"I am very thankful to have a community that has such trust in my capabilities to make decisions for the town of Bryson City going into the future. 253 residents showed up to vote and 154 of those supported me as one of their choices, having so much support from those voters gives me that much more drive to work hard for Bryson City,” King said. “I’m excited to get started by getting brought up to speed on all that Bryson City has in the pipeline, how we can use the extra funds that we have available to improve upon town services, and addressing the unavoidable hot button issues that will arise with a level-headed approach."
Voters also re-elected incumbent Janine Crisp for a second term with 99 votes.
“I would like to say how honored and grateful I am that they have put their confidence in me to be their representative for another term,” Crisp said. “I will do my very best to be deserving of that confidence and continue to work on their behalf to promote what they feel is in the best interests of our community.”
Incumbent Alderman Rick Bryson fell about 10 votes short of reclaiming his seat on the board. He said he was a bit surprised by the results — he and Crisp had somewhat aligned themselves together by campaigning on the successes that the current board has had over the last four years.
“I have to say that I did not read the public opinion well,” Bryson said following the election results. “This is an election where perception trumped performance.”
While the town board has been making progress on improving sidewalks, roads and water and sewer infrastructure, the incumbents did catch some flack from the local business community for not supporting their interests.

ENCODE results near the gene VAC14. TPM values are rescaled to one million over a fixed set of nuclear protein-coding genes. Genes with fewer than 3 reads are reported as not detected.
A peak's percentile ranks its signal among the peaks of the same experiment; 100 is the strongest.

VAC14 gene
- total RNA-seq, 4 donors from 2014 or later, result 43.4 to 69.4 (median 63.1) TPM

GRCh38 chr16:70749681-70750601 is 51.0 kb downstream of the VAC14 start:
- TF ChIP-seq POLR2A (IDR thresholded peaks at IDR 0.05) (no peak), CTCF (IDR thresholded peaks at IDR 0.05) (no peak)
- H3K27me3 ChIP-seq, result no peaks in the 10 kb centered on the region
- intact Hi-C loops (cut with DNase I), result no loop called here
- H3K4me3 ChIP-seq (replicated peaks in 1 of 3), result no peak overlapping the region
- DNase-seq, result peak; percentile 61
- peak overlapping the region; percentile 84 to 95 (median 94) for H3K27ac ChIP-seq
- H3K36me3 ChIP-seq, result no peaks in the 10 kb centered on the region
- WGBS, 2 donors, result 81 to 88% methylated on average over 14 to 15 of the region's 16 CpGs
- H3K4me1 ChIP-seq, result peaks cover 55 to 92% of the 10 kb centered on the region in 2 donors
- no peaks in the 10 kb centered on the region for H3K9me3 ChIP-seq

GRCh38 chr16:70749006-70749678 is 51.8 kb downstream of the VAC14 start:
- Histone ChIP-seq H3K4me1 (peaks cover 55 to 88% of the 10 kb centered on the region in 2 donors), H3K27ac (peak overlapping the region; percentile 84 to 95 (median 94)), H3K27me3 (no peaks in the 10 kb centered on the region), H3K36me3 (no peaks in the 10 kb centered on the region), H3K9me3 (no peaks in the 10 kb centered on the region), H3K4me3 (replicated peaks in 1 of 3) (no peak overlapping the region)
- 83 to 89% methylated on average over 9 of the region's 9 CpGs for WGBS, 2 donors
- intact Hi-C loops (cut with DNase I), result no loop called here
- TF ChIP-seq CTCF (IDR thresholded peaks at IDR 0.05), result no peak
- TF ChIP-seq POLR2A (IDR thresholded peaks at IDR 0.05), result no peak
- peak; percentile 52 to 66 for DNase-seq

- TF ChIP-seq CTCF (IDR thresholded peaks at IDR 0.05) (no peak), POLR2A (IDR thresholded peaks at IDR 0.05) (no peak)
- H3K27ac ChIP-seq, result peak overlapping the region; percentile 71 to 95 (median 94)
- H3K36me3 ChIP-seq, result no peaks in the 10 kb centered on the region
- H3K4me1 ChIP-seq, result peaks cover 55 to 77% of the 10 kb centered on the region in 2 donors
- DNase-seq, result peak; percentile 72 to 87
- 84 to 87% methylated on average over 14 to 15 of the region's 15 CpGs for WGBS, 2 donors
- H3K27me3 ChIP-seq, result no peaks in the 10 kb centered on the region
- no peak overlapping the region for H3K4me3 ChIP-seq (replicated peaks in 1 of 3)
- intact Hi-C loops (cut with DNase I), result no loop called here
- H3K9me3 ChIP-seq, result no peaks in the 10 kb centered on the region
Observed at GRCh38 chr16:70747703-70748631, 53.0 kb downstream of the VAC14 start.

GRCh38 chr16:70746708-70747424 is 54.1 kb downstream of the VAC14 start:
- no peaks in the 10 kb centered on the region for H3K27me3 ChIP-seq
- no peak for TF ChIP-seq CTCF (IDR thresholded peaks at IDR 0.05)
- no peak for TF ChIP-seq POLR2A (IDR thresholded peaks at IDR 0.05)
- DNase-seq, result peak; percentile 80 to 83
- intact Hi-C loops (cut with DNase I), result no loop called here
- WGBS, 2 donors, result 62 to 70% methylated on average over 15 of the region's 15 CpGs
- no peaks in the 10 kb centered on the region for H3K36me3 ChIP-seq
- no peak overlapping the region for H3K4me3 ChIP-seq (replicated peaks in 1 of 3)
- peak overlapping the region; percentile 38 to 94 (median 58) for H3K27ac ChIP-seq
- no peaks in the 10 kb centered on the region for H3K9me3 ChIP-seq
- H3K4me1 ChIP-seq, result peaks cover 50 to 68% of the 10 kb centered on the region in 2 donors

Despite local merchants’ request for approval, Bryson and Crisp were both opposed to passing a local brunch bill that would have allowed local restaurants and grocers to begin selling alcohol at 10 a.m. Sundays instead of noon. With such a religious community, the incumbents didn’t feel like expanding alcohol sales fit the community standards of Bryson City.
Crisp and Bryson were also pegged as being against the business community’s interests after voting against closing Fry Street to vehicles to make the area into a pedestrian-friendly plaza. The project, which was supported by the Chamber of Commerce and the Tourism Development Authority, would have benefitted the Great Smoky Mountain Railroad and the many tourists that mill around that area before and after train excursions.
The alcohol referendum that appeared on the ballot this year was also controversial. Crisp voted against even having the referendum to allow on-premise and off-premise sales of beer and wine, but the referendum passed with 62 percent approval among voters.
Those who opposed the referendum saw it as an expansion of alcohol sales, but really it only changed the town’s permitting process for on-premise and off-premise sales.
Under the old ordinance, retail stores wanting to sell and serve beer on premises had to obtain an ABC permit and operate as a private club with a membership fee. With the passage of the referendum, retailers now only have to obtain a license to sell beer, which would save business owners $600 a year. The cost of an on-premise beer license is $400 a year compared to $1,000 a year for a mixed beverage license. While King is happy he was elected, he was not happy about the low voter turnout since he pushed hard to get people out to vote. Out of 1,081 registered voters, only 253 cast a ballot — about 23 percent. The turnout during the 2015 municipal election was about the same.
Bryson City Board of Aldermen
Ben King 154 votes, 32.84%
Janine Barker Crisp 99, 21.11%
Rick Bryson 93, 19.83%
Lisa Anthony 83, 17.70%
Robert Brian Duplak 40, 8.53%